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The Truth About Herpes, Cold Sores, and STDs

The stigma surrounding sexually transmitted infections can prevent people from fully enjoying their sex lives.

Approximately 20 million sexually transmitted infections (STIs) are reported each year in the United States. Despite being so common, many people still have questions about STIs and sexual health. Common questions include “is oral herpes an STI?” or “how do I know if I have an STI?”

The stigma surrounding STIs can prevent young people and adults from accessing the information they need to keep themselves or their partners safe. Many people live with STIs like genital herpes without experiencing any symptoms or significant disruptions to their sex lives.

STIs do not have to get in the way of a healthy and happy sex life. Read ahead for more information on the differences between oral herpes, genital herpes, and STIs.

What is Herpes Simplex 1 (HSV-1)?

Herpes simplex virus type 1 (HSV-1) is commonly referred to as “oral herpes.” This strain of the herpes virus typically affects the mouth. An estimated fifty to eighty percent of American adults are currently living with this strain of virus.

Many people do not experience symptoms for oral herpes. Common symptoms of oral herpes include:

  • Blister-like sores on the mouth. These sores are also referred to as “cold sores” or “fever blisters.” The sores can sometimes spread to other parts of the face or neck. They can also be transferred to someone’s genitals.
  • Painful burning on the mouth. Someone’s lips may burn, tingle, or itch for several days prior to the emergence of a new sore.
  • Flu-like symptoms. The initial outbreak of herpes is typically the most severe and may include flu-like symptoms such as fever, swollen lymph nodes, and headache.

Oral herpes is highly contagious and easily transmitted through contact with infected saliva, mucous membranes, or skin. Someone is more likely to spread oral herpes while they have an active outbreak. However, some people experience “asymptomatic shedding,” which means they shed the virus, even when no visible outbreak or symptoms are present.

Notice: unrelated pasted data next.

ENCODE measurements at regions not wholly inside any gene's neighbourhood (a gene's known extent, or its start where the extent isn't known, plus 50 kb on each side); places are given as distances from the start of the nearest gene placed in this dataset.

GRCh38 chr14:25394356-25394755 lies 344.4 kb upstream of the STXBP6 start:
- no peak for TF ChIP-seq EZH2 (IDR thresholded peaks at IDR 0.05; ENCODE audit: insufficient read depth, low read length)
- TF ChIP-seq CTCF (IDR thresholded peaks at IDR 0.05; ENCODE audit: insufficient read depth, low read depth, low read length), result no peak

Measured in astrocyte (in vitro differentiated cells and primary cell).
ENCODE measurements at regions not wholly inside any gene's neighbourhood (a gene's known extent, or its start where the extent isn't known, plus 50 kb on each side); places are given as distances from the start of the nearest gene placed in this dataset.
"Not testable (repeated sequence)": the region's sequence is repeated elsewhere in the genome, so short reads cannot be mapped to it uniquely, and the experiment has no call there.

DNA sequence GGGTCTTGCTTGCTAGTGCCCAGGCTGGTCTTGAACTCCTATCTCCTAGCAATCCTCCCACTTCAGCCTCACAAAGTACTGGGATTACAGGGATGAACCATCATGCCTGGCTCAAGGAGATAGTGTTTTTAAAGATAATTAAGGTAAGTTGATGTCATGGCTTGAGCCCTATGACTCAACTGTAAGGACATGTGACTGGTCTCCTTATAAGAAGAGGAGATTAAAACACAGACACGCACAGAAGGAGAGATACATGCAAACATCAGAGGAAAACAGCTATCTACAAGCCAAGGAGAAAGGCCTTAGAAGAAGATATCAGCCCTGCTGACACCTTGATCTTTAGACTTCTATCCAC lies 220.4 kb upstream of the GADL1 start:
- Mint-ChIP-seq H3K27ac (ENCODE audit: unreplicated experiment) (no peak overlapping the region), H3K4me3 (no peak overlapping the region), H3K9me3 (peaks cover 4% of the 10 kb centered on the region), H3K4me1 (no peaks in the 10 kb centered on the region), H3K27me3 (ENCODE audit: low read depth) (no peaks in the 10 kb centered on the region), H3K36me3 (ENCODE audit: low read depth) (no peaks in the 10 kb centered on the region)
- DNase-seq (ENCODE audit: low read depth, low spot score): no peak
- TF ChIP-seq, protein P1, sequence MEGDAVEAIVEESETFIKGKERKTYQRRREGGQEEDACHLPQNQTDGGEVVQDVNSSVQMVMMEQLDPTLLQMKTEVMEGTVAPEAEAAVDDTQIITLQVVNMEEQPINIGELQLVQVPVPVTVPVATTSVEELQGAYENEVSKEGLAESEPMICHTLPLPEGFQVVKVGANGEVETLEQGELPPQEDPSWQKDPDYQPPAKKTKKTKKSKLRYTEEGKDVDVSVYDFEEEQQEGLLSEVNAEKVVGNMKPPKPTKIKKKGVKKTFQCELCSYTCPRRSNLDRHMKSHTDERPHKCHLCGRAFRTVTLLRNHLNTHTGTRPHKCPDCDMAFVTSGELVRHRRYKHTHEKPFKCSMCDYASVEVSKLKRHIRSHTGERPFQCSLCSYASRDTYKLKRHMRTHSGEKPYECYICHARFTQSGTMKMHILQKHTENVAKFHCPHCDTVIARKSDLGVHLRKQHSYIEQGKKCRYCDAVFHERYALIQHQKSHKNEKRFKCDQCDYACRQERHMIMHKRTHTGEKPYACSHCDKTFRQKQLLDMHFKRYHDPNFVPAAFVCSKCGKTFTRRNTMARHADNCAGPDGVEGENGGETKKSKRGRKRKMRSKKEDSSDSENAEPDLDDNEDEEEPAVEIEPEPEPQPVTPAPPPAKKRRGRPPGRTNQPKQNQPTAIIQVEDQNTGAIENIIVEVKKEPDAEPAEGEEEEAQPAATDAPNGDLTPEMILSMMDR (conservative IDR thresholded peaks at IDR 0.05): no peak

What is Herpes Simplex 2 (HSV-2)?

Herpes simplex virus type 2 (HSV-2) is also commonly referred to as “genital herpes.” This strain of the herpes virus typically affects the genitals. An estimated 1 in 6 people aged 14 to 49 currently live with this strain of the herpes virus.

Similar to oral herpes, many people may not experience any symptoms of genital herpes. Common symptoms of genital herpes include:

  • Blister-like sores on the genitals. Some people experience “outbreaks” of the virus, where painful sores appear on the genitals. These sores can be spread to other areas of the body (e.g. mouth, eyes).
  • Scabs or itching. When blister-like sores heal, they leave behind scabs and cause persistent itching until they clear completely.
  • Flu-like symptoms. Similar to oral herpes, someone with genital herpes may experience flu-like symptoms such as headaches, fever, or swollen lymph nodes.
  • Painful urination. If someone has an outbreak of sores on their vulva or penis, urination may irritate the sores, causing a burning sensation.

Some people experience recurring “outbreaks” with blister-like sores. Others are asymptomatic, meaning they carry the virus, but do not experience any visible or noticeable symptoms. The virus can be transmitted to partners during sex through skin-to-skin contact or direct contact with sores.

Can Someone Have Both HSV-1 and HSV-2?